As raw food diets are hitting the mainstream, a growing number of “raw”-labelled food and drink products are launching in Europe, and it seems Germany is particularly active when it comes to “raw” food and drink innovation.

New Mintel research finds that Germany is taking the European lead in “raw” launches, having introduced one out of 10 (10.4%) “raw” food and drink products* in the region in 2015. This is more than double compared to 2014, when only 4.5% of the total “raw”-labelled products were introduced in Germany. Meanwhile, France – the second biggest player in the European “raw” field – accounted for 8% of product launches last year, followed by the UK (7%) and Finland (5%).

While Germany’s launch activity is currently the highest in Europe, “raw”-labelled products still only accounted for 1% of all natural-positioned food and drink launches in Germany in 2015. Nevertheless, from that small base, “raw” introductions have shot up dramatically last year: out of all “raw” food and drink products launched in Germany in the past four years, almost half (48%) were introduced in 2015 alone.

Julia Buech, Food and Drink Analyst at Mintel, says:

“The raw diet promotes the consumption of uncooked, unprocessed or minimally processed food and drink as a means of a healthier lifestyle. The concept is based on ingredients that have been heated to a temperature below 48°C in order to preserve enzymes and nutrients. While the raw market is still very niche, it offers plenty of opportunities for manufacturers, as the healthy lifestyle trend takes off in Germany.”

The trend towards more natural options has made inroads in the German food and drink sector for some time now, as consumers grow increasingly wary of additives, allergens and chemicals in food.

Indeed, in a 2015 Mintel survey, over one third (36%) of German consumers claimed to avoid food and drinks containing artificial additives or preservatives. What’s more, 20% of Germans said they bought more organic food and drink compared to a year ago, and 16% of German consumer said they were buying more food and drink products made with extra care and attention.

“The raw concept takes sought-after health properties a step further, offering not only the benefits of natural ingredients, but also of a more nutrient-preserving production process. The concept of unprocessed foods is attractive not only to strict raw foodists, but also a much wider consumer base looking for healthy products helping them to feel energised and lose or maintain weight.” Julia adds.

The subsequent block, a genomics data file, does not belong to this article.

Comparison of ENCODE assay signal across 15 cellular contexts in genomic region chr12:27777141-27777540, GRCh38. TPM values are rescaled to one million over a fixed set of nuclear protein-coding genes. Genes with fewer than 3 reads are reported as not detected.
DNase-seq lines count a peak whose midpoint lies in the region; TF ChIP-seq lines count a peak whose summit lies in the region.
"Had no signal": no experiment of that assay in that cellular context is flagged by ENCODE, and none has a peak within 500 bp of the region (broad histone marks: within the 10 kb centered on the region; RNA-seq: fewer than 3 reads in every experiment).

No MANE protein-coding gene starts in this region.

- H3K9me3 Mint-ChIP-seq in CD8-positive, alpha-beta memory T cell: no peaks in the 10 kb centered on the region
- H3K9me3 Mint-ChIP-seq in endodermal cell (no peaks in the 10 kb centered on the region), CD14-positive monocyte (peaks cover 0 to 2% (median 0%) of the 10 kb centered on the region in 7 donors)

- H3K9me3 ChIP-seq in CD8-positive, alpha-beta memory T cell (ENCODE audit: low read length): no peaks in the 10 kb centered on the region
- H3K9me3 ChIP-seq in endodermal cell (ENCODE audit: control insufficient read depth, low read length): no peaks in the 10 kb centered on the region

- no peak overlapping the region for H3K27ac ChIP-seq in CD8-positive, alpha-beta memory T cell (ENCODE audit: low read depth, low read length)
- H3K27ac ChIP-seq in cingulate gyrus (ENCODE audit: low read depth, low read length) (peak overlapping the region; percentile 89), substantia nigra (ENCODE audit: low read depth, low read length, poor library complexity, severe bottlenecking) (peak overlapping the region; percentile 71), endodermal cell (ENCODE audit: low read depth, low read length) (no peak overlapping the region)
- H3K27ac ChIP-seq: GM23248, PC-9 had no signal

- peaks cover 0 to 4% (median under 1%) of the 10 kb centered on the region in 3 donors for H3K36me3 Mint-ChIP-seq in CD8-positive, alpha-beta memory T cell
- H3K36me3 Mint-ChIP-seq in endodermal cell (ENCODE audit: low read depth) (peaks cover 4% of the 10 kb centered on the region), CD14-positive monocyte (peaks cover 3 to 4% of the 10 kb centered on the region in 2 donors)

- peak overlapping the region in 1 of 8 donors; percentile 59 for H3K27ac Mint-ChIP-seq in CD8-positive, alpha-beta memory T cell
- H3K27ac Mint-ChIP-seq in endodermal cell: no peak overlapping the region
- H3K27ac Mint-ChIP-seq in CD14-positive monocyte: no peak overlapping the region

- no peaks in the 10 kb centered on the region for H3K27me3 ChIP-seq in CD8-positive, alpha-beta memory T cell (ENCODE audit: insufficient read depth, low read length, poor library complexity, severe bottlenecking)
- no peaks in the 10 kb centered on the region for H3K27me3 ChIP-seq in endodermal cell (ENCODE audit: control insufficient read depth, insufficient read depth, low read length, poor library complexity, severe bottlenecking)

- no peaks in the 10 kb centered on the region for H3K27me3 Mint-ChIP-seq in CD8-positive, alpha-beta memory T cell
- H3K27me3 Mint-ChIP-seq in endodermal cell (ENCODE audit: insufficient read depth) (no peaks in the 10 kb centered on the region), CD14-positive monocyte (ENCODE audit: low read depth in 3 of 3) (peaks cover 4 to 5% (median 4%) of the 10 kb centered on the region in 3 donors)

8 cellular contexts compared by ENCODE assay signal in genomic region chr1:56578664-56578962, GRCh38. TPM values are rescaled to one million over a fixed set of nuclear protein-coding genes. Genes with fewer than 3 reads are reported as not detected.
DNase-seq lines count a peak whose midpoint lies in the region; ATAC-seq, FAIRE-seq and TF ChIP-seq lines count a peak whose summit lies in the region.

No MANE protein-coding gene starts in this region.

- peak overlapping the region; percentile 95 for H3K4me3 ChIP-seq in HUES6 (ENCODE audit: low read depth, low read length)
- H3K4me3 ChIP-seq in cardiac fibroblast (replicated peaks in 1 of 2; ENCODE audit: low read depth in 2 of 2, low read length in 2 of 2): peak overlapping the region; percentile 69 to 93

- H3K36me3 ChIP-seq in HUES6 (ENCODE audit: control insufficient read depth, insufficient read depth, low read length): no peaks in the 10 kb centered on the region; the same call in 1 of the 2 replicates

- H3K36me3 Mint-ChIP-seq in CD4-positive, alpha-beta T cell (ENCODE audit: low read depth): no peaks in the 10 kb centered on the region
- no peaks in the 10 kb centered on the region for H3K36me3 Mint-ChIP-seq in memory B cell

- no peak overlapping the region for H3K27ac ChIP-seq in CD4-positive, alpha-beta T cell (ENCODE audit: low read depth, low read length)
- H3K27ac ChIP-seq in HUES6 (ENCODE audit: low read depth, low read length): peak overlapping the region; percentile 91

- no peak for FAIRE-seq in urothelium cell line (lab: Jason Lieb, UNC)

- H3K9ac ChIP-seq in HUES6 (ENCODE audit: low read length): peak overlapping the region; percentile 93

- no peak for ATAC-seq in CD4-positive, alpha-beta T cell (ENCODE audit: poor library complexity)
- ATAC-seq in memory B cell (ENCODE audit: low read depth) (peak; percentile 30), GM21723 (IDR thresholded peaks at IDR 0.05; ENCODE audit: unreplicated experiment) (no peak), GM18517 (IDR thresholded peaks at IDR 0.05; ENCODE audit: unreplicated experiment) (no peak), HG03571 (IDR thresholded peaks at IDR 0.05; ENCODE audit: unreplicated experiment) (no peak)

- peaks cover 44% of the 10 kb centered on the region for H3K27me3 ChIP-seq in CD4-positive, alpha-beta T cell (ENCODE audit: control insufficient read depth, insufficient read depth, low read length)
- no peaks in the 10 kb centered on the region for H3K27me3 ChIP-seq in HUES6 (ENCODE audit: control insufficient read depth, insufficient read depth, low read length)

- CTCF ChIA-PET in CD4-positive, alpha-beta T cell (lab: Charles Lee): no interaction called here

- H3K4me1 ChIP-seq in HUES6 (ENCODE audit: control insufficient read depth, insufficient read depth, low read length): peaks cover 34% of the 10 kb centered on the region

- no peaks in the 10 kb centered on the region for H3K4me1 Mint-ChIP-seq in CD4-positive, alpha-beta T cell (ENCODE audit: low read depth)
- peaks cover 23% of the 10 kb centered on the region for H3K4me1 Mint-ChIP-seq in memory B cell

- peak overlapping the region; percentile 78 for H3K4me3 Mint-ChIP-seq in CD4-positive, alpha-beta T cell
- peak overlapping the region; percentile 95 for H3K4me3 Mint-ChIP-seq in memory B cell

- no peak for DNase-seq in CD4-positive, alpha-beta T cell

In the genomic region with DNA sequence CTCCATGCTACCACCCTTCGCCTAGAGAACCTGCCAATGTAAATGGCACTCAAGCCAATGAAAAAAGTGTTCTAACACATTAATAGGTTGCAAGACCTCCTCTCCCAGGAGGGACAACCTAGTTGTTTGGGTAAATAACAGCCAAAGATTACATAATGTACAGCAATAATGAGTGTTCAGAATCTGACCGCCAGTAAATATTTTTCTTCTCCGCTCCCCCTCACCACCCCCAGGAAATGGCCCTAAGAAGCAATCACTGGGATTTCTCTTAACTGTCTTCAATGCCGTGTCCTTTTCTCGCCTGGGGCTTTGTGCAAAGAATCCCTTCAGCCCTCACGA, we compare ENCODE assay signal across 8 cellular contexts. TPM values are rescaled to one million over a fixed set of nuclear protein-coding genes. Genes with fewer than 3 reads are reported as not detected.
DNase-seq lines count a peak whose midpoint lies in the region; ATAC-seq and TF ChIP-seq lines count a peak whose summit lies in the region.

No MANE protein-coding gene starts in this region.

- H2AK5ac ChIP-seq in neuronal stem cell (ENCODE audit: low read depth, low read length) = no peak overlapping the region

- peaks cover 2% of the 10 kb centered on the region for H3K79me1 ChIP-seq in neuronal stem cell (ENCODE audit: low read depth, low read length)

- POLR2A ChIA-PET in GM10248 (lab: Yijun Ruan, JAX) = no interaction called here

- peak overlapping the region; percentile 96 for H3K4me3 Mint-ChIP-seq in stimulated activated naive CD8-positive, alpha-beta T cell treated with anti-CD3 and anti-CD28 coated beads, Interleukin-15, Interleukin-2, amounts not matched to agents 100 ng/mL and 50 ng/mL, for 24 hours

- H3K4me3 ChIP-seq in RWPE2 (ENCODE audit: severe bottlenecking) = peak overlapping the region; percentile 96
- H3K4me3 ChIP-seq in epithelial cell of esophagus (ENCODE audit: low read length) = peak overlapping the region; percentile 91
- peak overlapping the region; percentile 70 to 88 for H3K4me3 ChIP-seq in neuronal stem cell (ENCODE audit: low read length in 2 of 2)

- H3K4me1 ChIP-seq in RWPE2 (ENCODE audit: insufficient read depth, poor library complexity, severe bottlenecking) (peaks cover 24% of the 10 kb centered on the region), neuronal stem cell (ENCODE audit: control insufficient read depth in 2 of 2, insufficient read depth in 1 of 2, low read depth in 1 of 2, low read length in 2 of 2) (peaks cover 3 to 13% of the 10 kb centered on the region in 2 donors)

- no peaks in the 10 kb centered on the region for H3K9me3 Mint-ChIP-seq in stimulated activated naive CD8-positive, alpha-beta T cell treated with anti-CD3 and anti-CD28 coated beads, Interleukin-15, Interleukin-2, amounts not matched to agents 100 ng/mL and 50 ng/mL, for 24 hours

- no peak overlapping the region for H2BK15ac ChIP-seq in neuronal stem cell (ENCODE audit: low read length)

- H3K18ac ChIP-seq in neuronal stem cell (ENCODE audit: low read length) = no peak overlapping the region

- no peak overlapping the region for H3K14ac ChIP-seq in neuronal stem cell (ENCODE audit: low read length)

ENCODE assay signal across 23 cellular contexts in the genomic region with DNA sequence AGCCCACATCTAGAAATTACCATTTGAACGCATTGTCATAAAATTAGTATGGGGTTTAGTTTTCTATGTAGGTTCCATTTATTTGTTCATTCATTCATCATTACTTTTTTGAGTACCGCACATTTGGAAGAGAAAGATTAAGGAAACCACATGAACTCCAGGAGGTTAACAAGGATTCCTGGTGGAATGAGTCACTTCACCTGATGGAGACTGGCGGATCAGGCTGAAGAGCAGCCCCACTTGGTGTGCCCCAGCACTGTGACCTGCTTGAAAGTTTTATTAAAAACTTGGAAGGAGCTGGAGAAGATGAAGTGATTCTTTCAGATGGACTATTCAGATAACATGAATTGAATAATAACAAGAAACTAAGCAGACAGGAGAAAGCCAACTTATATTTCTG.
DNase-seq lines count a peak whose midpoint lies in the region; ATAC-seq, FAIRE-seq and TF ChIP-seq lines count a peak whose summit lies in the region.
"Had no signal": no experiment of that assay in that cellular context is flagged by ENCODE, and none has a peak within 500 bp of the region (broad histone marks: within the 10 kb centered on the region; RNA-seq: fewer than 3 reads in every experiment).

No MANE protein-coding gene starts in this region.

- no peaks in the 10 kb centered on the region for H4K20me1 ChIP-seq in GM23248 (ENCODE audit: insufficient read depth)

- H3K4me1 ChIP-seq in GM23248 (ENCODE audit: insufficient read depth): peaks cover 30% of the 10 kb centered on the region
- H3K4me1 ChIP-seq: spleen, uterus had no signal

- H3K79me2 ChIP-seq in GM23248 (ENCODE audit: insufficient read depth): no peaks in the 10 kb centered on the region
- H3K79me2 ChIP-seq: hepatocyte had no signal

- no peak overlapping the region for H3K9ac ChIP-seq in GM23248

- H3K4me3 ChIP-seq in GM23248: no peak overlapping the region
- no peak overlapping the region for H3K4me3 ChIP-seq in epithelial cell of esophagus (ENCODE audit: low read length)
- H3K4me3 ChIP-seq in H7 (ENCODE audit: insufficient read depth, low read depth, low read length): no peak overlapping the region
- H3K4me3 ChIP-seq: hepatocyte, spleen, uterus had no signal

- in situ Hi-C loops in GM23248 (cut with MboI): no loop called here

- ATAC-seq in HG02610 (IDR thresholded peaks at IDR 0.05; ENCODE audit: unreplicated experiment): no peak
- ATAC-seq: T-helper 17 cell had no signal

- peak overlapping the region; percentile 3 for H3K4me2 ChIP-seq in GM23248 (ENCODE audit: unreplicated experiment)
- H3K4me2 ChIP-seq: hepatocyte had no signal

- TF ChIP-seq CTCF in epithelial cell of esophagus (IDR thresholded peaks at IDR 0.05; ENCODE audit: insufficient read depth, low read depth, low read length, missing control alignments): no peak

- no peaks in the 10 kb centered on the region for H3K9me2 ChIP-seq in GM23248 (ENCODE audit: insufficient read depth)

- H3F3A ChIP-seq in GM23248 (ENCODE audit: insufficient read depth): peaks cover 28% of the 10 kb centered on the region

Indeed, more than seven in 10 (73%) German consumers say eating fresh fruit and vegetables is a good option for losing or maintaining weight, while 44% say the same about unprocessed food.

Snacks leading category in “raw” product innovation

Yet, the “raw” label is not only a trend for fresh produce, but also for other foods such as snack bars, chocolate treats and spreads. According to Mintel’s Global New Products Database (GNPD), snacks are the leading category when it comes to “raw” launches, accounting for three in 10 (32%) “raw” launches* in Germany between 2014 and 2015, followed by dairy (18%), chocolate confectionery (12%) and bakery (8%).

 

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Snack bar launches featuring a “raw” label have shot up from 5% of all total snack bar introductions in Germany in 2012 to 15% in 2015. This comes as the “raw” trend seems to hit a nerve with snack bar consumers, as two in five (42%) Germans think that conventional bars are too processed.

Consumer interest in raw chocolate in Germany is also high, as almost seven out of 10 (68%) Germans have either tried or would be interested in trying raw chocolate. This attitude is mirrored in the increased launch activity in Germany. While still accounting for just 1% of total chocolate launches, the share of raw chocolate introductions has increased six-fold (580%) in Germany between 2012 and 2015.

“While raw launches are certainly on the rise in parts of Germany, activity is still under-represented in a number of categories, such as cereals or soups. These white spaces offer future opportunities for both domestic and international brands. Raw food and drinks will continue to gain attention as consumer interest in ‘living foods’ – as a form of a naturally healthy, high quality diet – is increasing.” Julia concludes.

*excluding meat

Press review copies of the research, more information on the sample sizes of the surveys and interviews with Food & Drink Analyst Julia Buech are available on request from the press office.

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